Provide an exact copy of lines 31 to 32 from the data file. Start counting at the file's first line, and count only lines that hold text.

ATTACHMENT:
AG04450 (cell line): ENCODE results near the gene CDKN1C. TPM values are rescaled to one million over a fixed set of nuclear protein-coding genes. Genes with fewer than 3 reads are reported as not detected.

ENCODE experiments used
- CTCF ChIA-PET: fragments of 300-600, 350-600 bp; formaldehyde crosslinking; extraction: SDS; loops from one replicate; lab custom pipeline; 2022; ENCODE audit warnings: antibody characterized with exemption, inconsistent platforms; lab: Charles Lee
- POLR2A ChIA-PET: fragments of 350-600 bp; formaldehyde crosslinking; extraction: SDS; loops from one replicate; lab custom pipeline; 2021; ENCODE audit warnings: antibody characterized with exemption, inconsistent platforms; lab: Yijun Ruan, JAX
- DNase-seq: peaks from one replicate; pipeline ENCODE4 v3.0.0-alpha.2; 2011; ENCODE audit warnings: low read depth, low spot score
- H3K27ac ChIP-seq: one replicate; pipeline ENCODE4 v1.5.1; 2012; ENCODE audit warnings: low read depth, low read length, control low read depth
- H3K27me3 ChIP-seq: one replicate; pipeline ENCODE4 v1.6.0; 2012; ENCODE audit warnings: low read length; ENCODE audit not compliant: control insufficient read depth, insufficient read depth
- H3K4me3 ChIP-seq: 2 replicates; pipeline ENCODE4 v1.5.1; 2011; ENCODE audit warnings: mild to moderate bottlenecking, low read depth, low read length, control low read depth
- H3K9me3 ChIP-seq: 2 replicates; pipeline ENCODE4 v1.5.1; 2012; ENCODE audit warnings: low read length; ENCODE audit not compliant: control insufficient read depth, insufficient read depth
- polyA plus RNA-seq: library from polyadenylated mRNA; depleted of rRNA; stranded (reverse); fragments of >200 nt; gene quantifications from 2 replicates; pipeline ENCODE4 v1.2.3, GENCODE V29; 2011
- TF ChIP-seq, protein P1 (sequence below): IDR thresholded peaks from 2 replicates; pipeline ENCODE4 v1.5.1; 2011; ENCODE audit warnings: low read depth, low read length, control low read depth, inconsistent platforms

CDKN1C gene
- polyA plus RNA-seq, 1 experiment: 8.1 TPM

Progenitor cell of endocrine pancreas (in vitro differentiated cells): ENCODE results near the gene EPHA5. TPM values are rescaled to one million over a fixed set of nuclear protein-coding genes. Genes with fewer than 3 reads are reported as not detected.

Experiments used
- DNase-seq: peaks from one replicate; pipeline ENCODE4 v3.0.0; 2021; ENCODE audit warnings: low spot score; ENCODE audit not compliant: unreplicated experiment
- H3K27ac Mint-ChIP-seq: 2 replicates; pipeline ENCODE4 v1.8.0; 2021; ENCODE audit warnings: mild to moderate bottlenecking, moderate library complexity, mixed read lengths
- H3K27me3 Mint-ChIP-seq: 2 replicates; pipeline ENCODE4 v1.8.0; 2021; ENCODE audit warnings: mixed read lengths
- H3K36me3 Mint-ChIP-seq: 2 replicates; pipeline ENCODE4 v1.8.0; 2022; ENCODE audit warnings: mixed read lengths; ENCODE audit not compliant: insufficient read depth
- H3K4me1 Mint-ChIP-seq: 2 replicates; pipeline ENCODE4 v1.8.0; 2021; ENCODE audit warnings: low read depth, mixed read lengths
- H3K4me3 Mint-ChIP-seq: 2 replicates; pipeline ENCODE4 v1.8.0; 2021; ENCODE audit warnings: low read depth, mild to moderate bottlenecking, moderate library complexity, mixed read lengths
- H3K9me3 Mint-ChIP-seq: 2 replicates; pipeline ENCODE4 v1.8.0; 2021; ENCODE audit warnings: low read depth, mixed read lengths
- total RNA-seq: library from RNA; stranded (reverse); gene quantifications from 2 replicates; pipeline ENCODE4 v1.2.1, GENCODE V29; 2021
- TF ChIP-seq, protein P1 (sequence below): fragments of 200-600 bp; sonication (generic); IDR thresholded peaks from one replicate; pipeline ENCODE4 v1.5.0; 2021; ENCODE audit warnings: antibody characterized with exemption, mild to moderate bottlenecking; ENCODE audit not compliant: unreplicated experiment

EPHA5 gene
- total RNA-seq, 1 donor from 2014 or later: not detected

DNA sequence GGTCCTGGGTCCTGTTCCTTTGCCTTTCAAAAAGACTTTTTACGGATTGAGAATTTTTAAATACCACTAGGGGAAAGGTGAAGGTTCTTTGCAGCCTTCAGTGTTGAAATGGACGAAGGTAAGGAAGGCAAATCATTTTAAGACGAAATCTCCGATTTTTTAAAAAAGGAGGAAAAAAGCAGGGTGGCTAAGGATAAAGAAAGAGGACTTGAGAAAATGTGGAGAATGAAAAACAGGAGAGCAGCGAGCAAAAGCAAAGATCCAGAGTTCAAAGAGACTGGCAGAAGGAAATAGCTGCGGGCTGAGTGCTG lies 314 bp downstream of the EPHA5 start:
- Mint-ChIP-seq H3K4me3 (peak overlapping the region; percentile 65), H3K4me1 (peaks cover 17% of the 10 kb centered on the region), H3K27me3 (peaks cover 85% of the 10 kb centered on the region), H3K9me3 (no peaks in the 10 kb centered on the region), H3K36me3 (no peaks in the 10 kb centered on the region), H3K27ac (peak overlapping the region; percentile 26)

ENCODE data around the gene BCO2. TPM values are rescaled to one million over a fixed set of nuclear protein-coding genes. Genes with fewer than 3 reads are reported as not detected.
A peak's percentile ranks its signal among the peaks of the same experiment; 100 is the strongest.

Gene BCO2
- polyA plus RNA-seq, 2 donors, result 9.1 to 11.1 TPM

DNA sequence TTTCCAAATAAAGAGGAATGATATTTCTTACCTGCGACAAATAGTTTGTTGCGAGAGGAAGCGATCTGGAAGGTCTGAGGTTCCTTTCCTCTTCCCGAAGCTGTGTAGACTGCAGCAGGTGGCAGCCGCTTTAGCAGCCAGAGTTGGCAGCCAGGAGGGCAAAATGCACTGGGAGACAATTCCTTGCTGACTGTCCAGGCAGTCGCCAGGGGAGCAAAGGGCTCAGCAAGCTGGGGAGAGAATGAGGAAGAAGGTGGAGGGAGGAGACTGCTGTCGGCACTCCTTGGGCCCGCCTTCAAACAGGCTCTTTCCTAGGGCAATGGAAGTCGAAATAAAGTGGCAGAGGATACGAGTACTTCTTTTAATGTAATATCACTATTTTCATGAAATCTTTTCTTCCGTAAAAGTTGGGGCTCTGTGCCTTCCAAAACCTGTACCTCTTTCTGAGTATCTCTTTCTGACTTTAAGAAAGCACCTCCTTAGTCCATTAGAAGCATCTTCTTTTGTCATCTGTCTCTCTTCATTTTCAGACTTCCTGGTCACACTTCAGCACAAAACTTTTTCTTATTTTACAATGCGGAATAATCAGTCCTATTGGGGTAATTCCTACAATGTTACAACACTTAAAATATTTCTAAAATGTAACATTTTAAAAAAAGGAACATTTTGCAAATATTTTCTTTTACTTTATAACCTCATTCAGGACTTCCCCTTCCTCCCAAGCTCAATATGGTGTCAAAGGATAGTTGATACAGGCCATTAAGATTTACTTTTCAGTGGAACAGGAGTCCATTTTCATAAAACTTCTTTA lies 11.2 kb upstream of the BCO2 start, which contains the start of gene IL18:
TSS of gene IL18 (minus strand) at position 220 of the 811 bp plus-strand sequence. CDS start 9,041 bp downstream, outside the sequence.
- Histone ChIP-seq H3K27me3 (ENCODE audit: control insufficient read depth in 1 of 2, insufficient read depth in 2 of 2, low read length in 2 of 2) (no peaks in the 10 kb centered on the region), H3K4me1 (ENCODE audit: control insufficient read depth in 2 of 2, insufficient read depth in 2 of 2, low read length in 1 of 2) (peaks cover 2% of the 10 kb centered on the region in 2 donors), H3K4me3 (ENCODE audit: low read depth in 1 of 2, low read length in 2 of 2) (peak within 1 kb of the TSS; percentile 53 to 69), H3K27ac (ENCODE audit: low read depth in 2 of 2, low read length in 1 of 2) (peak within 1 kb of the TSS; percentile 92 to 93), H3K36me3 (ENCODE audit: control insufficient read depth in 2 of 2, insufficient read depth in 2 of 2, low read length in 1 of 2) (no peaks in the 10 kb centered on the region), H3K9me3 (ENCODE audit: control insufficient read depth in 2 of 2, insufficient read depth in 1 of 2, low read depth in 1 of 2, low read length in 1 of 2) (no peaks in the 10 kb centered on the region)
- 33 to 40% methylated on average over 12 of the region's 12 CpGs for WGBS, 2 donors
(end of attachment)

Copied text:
Gene BCO2
- polyA plus RNA-seq, 2 donors, result 9.1 to 11.1 TPM